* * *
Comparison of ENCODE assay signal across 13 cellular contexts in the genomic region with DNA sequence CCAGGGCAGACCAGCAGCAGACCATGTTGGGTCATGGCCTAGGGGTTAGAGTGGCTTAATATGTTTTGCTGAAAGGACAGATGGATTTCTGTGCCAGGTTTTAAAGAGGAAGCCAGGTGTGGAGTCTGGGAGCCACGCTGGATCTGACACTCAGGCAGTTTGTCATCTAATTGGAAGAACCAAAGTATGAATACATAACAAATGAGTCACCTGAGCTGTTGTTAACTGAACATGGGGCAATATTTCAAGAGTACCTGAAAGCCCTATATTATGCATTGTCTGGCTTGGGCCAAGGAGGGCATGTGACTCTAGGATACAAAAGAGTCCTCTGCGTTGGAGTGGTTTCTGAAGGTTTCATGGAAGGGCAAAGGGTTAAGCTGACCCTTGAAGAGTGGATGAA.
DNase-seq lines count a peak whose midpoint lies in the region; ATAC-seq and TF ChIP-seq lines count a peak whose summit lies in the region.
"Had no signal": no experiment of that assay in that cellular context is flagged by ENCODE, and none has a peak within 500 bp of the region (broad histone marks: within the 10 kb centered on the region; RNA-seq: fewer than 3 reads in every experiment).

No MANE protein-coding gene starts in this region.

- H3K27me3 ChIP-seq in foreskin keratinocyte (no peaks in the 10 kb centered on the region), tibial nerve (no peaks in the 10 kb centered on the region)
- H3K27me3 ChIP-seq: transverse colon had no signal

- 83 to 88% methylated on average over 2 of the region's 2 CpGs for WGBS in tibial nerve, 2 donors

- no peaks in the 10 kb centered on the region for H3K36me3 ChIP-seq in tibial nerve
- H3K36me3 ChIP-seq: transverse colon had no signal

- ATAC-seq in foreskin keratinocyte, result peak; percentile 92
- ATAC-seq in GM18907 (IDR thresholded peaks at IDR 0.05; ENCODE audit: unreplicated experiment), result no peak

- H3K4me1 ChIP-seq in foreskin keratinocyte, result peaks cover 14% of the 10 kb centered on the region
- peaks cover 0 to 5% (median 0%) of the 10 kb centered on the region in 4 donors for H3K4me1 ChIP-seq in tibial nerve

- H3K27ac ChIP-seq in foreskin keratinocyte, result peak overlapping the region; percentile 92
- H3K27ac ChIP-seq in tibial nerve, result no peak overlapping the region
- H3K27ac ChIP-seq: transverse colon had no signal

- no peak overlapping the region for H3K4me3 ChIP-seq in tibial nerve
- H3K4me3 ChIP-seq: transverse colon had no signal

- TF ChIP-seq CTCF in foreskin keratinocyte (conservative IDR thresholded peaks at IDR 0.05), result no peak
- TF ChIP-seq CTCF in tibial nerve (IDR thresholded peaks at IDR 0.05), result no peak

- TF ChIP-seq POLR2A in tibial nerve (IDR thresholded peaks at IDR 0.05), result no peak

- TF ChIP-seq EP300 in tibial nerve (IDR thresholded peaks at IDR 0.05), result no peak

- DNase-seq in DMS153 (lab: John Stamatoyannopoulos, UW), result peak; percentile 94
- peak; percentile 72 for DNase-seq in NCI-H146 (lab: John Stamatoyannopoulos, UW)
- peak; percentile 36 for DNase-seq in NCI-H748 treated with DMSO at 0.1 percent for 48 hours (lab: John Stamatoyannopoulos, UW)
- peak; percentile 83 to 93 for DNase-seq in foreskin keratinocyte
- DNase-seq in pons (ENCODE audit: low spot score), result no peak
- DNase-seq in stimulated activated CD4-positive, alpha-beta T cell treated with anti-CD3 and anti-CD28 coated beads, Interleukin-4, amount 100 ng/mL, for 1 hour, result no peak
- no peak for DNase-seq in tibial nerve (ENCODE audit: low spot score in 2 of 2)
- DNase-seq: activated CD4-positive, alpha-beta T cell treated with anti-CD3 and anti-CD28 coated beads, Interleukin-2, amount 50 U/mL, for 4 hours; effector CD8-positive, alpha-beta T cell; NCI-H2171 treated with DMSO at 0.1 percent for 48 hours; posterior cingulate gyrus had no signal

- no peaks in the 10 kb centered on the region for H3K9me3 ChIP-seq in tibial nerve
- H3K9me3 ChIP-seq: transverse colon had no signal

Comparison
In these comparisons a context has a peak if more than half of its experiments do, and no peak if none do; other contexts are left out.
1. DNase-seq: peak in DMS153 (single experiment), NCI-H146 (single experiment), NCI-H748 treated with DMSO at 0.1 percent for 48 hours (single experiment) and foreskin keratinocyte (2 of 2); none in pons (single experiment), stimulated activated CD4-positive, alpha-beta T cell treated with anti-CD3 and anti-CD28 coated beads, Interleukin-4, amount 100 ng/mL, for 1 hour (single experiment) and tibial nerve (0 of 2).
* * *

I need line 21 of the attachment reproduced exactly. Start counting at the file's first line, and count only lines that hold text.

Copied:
- TF ChIP-seq POLR2A in tibial nerve (IDR thresholded peaks at IDR 0.05), result no peak